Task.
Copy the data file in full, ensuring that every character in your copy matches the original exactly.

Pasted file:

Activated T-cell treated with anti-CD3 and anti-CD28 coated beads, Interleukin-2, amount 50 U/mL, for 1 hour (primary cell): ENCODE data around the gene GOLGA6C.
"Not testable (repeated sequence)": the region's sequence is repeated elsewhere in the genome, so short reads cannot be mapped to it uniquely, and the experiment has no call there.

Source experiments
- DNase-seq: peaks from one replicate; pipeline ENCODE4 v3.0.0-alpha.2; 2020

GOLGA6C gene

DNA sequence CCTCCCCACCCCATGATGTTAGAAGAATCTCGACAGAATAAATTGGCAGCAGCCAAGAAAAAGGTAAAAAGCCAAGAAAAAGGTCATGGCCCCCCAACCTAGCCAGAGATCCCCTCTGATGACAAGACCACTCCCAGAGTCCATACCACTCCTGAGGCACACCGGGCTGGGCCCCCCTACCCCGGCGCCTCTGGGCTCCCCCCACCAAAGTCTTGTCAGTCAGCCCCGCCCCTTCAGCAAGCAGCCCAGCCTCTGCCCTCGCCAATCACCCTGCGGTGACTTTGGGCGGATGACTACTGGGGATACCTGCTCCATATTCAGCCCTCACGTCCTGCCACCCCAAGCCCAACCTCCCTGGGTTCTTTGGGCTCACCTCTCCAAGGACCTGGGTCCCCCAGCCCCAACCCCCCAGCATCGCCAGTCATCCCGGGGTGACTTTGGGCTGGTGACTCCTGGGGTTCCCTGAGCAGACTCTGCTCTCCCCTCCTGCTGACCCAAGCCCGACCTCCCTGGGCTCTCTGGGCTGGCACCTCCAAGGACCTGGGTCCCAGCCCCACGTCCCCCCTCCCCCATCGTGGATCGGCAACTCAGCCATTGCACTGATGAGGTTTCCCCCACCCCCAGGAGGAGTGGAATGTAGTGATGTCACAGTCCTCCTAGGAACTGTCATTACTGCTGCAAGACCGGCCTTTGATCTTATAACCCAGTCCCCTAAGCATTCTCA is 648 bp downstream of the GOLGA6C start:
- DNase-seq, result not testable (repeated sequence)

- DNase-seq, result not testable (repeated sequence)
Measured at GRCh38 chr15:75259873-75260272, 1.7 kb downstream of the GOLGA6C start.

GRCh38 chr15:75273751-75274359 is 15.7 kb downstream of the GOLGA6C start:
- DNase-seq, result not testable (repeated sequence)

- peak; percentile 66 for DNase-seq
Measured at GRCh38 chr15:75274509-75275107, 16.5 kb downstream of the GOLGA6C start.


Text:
Activated T-cell treated with anti-CD3 and anti-CD28 coated beads, Interleukin-2, amount 50 U/mL, for 1 hour (primary cell): ENCODE data around the gene GOLGA6C.
"Not testable (repeated sequence)": the region's sequence is repeated elsewhere in the genome, so short reads cannot be mapped to it uniquely, and the experiment has no call there.

Source experiments
- DNase-seq: peaks from one replicate; pipeline ENCODE4 v3.0.0-alpha.2; 2020

GOLGA6C gene

DNA sequence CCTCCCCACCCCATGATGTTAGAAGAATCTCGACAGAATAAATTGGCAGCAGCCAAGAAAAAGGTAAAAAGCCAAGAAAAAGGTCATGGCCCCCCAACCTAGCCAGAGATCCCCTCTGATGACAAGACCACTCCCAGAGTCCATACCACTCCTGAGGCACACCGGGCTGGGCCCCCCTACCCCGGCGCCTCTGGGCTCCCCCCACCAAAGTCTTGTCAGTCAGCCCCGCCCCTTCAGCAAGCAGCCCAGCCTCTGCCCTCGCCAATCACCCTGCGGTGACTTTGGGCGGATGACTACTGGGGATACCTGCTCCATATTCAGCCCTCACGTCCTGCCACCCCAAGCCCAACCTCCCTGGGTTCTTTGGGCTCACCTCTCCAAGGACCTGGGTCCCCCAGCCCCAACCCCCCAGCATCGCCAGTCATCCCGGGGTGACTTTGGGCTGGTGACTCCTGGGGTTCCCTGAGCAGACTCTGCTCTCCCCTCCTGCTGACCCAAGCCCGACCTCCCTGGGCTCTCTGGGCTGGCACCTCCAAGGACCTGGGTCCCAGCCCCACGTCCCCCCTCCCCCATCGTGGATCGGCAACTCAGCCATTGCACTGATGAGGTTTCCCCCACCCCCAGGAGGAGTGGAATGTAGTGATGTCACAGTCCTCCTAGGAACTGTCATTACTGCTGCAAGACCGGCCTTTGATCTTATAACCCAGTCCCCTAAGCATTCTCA is 648 bp downstream of the GOLGA6C start:
- DNase-seq, result not testable (repeated sequence)

- DNase-seq, result not testable (repeated sequence)
Measured at GRCh38 chr15:75259873-75260272, 1.7 kb downstream of the GOLGA6C start.

GRCh38 chr15:75273751-75274359 is 15.7 kb downstream of the GOLGA6C start:
- DNase-seq, result not testable (repeated sequence)

- peak; percentile 66 for DNase-seq
Measured at GRCh38 chr15:75274509-75275107, 16.5 kb downstream of the GOLGA6C start.